Why torture degrades both the victim and the perpetrator.
Catholic teaching on torture is both simple and richly complex. On the one hand, the church’s teaching seems straightforward: Torture is fundamentally incompatible with the dignity of the human person, and its practice is absolutely prohibited in all circumstances. On the other hand, both historically and existentially, the Catholic Church has more than a passing acquaintance with torture. Leaders and members of the church have been both victims and perpetrators. The church looks to the cross of Christ and to the witness of Christian martyrs throughout the centuries in whose torturous sufferings it finds meaning and inspiration. At the time of the Inquisition and in many other historical circumstances in the past, however, the leaders of the church have tolerated and even supported the use of torture to achieve so-called higher purposes.
One of the great strengths of the Catholic tradition is the church’s ability, under the inspiration of God, to repent of past errors and to seek the fullness of God’s truth—a truth fully revealed in the life, death and resurrection of Jesus Christ but grasped only partially in each age by the sons and daughters of the church. Ours is a church of both saints and sinners, a dualism that offers insight into a complex ethical problem like the use of torture.
Torture is an issue of particular concern in the United States today because of ethically questionable practices tolerated under the exigencies of the “global war on terror.” These practices include the waterboarding, or simulated drowning, of Al Qaeda detainees and “extreme rendition,” the capture, detention and deportation of terror suspects, often to nations where the use of torture is common.
The Tortured Body
The church’s contemporary prohibition of torture reflects a deep understanding of the human person and a profound vision of human society. In 1998 Pope John Paul II offered a reflection on the Shroud of Turin in which he connected the suffering of Christ to the inhumanity of torture. Pope John Paul said: “The imprint left by the tortured body of the Crucified One, which attests to the tremendous human capacity for causing pain and death to one’s fellow man, stands as an icon of the suffering of the innocent in every age: of the countless tragedies that have marked past history and the dramas that continue to unfold in the world.” The pope went on to ask: “How can we not recall with dismay and pity those who do not enjoy basic civil rights, the victims of torture and terrorism, the slaves of criminal organizations?”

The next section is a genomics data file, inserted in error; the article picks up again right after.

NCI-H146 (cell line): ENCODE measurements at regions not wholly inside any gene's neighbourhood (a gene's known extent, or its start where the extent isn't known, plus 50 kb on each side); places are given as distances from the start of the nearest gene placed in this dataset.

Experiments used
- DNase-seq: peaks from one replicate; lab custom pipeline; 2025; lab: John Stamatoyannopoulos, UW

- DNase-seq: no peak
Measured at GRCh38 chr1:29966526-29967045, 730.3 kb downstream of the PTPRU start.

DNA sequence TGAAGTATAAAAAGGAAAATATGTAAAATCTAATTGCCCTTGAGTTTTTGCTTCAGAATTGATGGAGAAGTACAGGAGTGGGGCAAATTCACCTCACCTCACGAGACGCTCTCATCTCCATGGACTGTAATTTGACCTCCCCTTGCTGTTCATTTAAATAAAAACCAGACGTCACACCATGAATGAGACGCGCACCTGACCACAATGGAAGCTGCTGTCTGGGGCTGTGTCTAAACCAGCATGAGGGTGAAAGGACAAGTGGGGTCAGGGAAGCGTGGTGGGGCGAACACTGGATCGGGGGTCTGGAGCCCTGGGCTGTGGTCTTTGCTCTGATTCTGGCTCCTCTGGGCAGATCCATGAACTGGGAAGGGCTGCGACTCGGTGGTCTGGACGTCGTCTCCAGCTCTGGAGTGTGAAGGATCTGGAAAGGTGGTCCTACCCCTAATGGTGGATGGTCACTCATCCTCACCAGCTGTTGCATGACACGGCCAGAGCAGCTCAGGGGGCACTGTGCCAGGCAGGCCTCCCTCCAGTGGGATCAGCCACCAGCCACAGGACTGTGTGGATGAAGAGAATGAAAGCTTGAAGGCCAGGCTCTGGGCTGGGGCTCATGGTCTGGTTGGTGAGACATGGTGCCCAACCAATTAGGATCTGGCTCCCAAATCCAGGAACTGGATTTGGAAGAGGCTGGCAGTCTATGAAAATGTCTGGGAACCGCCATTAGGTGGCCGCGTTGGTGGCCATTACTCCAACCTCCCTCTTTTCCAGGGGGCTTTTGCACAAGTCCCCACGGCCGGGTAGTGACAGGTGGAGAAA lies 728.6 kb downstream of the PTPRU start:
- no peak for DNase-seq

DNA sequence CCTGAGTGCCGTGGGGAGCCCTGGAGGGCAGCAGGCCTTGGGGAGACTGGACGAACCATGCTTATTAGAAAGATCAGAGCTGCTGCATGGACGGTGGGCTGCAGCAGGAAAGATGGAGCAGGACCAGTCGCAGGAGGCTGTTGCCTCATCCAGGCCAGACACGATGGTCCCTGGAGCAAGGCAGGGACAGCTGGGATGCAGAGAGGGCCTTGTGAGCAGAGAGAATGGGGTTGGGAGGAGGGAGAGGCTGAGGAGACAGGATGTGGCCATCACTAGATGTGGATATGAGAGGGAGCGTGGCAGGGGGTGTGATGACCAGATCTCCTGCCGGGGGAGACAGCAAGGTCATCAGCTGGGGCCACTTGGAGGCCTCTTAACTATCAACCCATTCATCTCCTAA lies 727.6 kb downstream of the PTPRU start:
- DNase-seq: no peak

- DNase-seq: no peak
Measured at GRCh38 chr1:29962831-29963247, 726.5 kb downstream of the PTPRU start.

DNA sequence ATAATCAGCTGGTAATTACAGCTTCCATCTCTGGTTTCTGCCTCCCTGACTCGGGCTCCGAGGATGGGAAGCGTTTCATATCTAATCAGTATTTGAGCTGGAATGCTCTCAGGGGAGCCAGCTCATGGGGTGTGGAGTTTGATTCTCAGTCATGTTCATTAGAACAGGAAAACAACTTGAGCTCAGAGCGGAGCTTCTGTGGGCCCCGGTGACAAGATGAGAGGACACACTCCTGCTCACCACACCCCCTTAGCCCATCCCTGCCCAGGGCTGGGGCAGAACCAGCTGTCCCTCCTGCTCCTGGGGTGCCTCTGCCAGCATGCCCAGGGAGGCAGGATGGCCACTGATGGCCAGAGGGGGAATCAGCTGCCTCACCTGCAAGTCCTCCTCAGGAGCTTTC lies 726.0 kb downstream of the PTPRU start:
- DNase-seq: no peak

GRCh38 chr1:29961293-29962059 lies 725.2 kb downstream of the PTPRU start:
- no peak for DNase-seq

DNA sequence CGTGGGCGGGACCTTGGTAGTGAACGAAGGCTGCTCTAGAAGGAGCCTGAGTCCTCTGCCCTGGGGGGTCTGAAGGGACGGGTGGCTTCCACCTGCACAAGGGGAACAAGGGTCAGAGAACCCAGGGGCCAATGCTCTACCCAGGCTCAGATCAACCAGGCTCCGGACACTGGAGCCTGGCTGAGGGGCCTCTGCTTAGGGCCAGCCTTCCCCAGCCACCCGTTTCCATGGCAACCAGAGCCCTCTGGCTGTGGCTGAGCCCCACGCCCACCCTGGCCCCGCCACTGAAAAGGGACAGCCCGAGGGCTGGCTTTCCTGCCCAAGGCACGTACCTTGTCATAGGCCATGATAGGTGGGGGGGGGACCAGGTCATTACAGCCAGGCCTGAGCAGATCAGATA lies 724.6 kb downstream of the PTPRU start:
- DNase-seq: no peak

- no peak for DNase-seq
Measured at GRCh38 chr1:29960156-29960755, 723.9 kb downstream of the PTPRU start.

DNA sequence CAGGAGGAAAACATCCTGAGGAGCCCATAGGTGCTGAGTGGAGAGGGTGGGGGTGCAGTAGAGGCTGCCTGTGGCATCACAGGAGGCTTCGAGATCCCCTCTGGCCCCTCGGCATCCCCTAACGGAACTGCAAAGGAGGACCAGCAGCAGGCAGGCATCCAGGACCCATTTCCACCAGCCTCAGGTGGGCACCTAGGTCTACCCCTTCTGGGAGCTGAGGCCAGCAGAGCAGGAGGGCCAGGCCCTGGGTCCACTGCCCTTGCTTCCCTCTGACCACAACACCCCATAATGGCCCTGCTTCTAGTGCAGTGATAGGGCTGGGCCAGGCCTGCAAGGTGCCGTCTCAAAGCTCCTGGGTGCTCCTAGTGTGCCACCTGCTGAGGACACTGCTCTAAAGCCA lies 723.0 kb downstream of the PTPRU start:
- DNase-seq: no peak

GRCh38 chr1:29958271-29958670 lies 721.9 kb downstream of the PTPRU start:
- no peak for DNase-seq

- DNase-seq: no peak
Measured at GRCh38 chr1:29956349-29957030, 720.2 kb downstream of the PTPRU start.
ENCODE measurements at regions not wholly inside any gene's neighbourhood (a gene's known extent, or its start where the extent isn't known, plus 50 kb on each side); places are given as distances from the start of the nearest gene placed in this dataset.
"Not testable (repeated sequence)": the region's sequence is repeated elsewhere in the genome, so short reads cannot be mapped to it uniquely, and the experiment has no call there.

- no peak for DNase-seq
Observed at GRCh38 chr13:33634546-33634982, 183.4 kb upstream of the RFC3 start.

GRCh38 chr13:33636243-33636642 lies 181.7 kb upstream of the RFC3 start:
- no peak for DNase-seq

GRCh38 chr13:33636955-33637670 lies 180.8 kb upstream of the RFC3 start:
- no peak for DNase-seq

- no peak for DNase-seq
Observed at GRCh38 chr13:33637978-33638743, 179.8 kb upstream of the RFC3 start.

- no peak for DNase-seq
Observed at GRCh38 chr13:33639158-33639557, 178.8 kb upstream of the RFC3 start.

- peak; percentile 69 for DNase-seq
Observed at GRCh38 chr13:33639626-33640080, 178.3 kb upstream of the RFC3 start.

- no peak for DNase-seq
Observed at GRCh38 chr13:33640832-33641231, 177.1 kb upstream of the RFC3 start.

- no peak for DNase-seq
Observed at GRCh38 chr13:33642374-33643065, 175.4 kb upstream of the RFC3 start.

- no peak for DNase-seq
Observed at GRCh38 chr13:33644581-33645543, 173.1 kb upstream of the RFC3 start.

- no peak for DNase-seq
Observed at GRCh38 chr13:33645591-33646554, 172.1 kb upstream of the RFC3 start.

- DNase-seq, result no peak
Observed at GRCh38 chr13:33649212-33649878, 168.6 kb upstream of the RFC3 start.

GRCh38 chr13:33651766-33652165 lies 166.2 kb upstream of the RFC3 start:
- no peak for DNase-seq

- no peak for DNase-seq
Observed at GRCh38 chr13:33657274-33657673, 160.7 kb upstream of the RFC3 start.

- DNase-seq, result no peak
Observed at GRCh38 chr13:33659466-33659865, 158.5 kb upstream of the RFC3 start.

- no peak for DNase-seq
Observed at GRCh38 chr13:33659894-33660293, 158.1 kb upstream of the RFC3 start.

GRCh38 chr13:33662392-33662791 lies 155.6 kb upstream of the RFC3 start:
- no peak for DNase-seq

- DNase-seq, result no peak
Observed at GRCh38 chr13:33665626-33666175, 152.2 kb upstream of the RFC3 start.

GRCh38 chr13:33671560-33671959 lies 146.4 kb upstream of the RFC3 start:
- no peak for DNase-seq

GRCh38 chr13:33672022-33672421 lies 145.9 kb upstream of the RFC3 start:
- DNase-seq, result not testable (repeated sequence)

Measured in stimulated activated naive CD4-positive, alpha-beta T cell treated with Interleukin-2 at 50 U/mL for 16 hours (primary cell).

Pope Benedict XVI made a similar association of the tragedy of torture with the suffering of Christ when he visited Lourdes in 2008. In a homily, the pope made a connection between the cross of Christ and those who suffer torture in his name:
By his cross we are saved. The instrument of torture which, on Good Friday, manifested God’s judgment on the world, has become a source of life, pardon, mercy, a sign of reconciliation and peace. For on this cross, Jesus took upon himself the weight of all the sufferings and injustices of our humanity. He bore the humiliation and the discrimination, the torture suffered in many parts of the world by so many of our brothers and sisters for love of Christ.
In the teaching of the church, the suffering of Christ and of the saints, especially that imposed by torture, testifies to the reality of evil in the world. This testimony is not an acceptance of evil, but rather a call to overcome it. Catholics believe the cross leads to resurrection. Death does not have the final word. The victim on the cross was ultimately the victor. Life triumphed over death, good over evil.
Yet the followers of Christ have not consistently applied the lessons of the cross throughout the centuries. In a remarkably candid passage, the Catechism of the Catholic Church acknowledges: “In times past, cruel practices were commonly used by legitimate governments to maintain law and order, often without protest from the Pastors of the Church, who themselves adopted in their own tribunals the prescriptions of Roman law concerning torture” (No. 2298). The catechism includes a compelling critique of the practice: “In recent times it has become evident that these cruel practices were neither necessary for public order, nor in conformity with the legitimate rights of the human person. On the contrary, these practices led to ones even more degrading.”
A Threat to Human Dignity
The basis for the church’s current total rejection of torture is its teaching on the life and dignity of the human person. The human person is created in the image of God. In Christ all are offered redemption without exception. In Catholic teaching, human dignity does not come from any human quality or accomplishment; it comes from God. For this reason, the catechism teaches, “It is also blasphemous to make use of God’s name to cover up criminal practices, to reduce peoples to servitude, to torture persons or put them to death” (No. 2148).